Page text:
If the attached file (or entire email) seems irrelevant or is received from a suspicious, unknown email address, keep it unopened. Do not open or download attachments without studying them. Third party software downloaders, installers, and other similar (dubious) sources should not be used to download or install software. Many tools of this type are monetized by distributing rogue apps that might cause computer infections. We recommend that you install and download software carefully. Do not miss any available "Custom", "Advanced" settings of any download/installation set-up, deselect offers to install unwanted applications, and only then finish the process. The safest way to update installed software is using implemented functions or tools provided by official software developers. Other third party updaters might cause installation of malicious software rather than the updates/improvements. If you are using MS Office, use versions no earlier than 2010. Later versions include "Protected View" mode that prevents untrustworthy attachments from downloading and installing computer infections. Finally, do not use software cracking tools, since cyber criminals use them to proliferate computer infections. Furthermore, they often install malicious programs rather than illegally activating paid software (which is a cyber crime). If you have already opened malicious attachments, we recommend running a scan with Spyhunter for Windows to automatically eliminate infiltrated malware.
Text presented in the "I'll Begin With The Most Important" email message:
Subject: Security Notice. Someone have access to you system.
I'll begin with the most important.
I hacked your device and then got access to all your accounts... Including *************.
It is easy to check - I wrote you this email from your account.
Also I have an old password for the hacking day: ******
Moreover, I know your intim secret, and I have proof of this.
You do not know me personally, and no one paid me to check you.
It is just a coincidence that I discovered your mistake.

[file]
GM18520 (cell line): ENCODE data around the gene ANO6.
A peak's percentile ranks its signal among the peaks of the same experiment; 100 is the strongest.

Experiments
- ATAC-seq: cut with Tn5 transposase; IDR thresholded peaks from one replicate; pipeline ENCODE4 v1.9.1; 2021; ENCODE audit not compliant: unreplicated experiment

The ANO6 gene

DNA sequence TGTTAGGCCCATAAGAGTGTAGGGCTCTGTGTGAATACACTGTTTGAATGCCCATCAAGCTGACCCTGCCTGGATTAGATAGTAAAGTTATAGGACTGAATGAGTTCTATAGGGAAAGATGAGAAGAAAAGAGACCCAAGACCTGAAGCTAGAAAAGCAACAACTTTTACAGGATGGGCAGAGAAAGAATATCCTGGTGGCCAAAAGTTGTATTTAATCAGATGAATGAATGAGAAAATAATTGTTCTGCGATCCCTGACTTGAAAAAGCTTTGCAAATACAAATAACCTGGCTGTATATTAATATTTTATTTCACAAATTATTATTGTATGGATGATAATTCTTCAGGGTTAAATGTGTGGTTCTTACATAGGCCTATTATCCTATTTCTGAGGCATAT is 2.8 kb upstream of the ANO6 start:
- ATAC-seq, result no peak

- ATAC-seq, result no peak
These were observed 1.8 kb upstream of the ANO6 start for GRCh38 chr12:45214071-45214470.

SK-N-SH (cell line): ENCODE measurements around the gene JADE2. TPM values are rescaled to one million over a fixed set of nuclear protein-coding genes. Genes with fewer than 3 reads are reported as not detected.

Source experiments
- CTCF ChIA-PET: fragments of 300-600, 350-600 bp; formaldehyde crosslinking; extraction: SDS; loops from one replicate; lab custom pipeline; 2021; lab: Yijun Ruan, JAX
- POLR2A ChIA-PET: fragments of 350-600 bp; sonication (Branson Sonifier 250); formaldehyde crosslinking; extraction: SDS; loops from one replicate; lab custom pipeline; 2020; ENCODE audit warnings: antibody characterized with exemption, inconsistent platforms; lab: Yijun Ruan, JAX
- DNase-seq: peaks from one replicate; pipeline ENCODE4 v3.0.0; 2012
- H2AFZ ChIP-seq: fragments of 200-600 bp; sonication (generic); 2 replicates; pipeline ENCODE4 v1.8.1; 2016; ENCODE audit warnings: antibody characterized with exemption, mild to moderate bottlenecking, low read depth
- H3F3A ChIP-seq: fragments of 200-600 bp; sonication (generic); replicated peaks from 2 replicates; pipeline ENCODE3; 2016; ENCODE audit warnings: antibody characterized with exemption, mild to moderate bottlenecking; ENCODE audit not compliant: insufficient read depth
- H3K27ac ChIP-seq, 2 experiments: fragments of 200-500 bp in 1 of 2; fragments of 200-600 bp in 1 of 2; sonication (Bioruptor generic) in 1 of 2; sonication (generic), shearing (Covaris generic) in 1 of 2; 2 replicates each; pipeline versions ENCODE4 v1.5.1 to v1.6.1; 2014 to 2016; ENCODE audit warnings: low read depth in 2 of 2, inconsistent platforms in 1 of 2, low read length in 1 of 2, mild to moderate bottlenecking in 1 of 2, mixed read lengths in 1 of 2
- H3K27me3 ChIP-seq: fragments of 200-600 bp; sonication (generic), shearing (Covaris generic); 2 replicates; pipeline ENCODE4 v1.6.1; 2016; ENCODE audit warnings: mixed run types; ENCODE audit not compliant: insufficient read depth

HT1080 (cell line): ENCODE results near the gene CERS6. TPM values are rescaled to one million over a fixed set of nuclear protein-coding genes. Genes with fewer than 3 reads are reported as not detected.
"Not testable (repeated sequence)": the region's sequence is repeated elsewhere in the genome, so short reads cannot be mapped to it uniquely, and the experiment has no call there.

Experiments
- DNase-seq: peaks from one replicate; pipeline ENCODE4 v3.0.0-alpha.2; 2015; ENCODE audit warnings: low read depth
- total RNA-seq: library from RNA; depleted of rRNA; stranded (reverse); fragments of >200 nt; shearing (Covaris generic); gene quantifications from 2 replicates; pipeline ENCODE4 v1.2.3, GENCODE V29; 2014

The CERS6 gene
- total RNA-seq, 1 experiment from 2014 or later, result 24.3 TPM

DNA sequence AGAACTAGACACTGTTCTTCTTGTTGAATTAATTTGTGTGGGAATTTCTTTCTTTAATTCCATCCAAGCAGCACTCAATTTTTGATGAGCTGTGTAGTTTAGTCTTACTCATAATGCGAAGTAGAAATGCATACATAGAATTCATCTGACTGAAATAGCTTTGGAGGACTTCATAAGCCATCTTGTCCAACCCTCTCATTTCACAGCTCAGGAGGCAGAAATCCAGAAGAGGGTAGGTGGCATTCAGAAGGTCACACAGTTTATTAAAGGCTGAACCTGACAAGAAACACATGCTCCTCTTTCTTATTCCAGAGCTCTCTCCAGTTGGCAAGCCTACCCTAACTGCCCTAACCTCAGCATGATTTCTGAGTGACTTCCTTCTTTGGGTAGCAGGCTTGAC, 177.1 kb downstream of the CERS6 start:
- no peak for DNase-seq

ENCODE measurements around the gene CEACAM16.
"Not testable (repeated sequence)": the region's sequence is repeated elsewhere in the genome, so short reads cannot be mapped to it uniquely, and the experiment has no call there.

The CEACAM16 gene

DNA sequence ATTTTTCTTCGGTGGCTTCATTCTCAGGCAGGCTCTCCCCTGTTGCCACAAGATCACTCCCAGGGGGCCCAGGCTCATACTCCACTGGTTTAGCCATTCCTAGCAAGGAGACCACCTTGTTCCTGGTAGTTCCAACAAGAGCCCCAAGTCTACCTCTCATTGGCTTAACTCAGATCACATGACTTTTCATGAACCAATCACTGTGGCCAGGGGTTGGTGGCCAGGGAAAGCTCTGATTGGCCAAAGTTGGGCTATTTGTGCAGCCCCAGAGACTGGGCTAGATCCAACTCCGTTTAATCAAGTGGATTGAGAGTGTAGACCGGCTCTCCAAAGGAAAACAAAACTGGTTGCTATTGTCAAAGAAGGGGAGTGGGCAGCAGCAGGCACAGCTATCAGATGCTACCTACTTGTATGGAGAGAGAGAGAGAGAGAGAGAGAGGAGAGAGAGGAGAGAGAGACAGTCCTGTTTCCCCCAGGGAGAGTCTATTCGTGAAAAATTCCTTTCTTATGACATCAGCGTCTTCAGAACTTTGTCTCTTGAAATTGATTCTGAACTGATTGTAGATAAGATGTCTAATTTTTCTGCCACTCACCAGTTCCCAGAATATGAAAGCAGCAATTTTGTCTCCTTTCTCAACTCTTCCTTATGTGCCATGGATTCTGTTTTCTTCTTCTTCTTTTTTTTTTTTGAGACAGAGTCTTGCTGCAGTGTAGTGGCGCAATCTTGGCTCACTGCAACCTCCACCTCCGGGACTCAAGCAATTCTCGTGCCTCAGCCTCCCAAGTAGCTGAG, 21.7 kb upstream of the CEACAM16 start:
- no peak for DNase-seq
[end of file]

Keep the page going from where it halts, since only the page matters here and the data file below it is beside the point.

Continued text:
In fact, I posted a malicious code (exploit) to an adult site, and you visited this site...
While watching a video Trojan virus has been installed on your device through an exploit.
This darknet software working as RDP (remote-controlled desktop), which has a keylogger,
which gave me access to your microphone and webcam.
Soon after, my software received all your contacts from your messenger, social network and email.
At that moment I spent much more time than I should have.
I studied your love life and created a good video series.
The first part shows the video that you watched,
and the second part shows the video clip taken from your webcam (you are doing inappropriate things).
Honestly, I want to forget all the information about you and allow you to continue your daily life.
And I will give you two suitable options. Both are easy to do.
First option: you ignore this email.
The second option: you pay me $700(USD).
Let's look at 2 options in detail.
The first option is to ignore this email.
Let me tell you what happens if you choose this path.
I will send your video to your contacts, including family members, colleagues, etc.
This does not protect you from the humiliation that you and
your family need to know when friends and family members know about your unpleasant details.
The second option is to pay me. We will call this "privacy advice."
Now let me tell you what happens if you choose this path.
Your secret is your secret. I immediately destroy the video.
You continue your life as if none of this has happened.
Now you might think: "I'll call to police!"
Undoubtedly, I have taken steps to ensure that this letter cannot be traced to me,
and it will not remain aloof from the evidence of the destruction of your daily life.
I don't want to steal all your savings.
I just want to get compensation for my efforts that I put in to investigate you.
Let us hope that you decide to create all this in full and pay me a fee for confidentiality.
You make a Bitcoin payment (if you don't know how to do it, just enter "how to buy bitcoins" in Google search)
Shipping amount: $700(USD).
Getting Bitcoin Addresses: 1FVuyuSN41aa3JN9sn8qkuD2PmaMEMHHnc
(This is sensitive, so copy and paste it carefully)
Don't tell anyone what to use bitcoins for. The procedure for obtaining bitcoins can take several days, so do not wait.
I have a spetial code in Trojan, and now I know that you have read this letter.
You have 48 hours to pay.
If I don't get BitCoins, I'll send your video to your contacts, including close relatives, co-workers, and so on.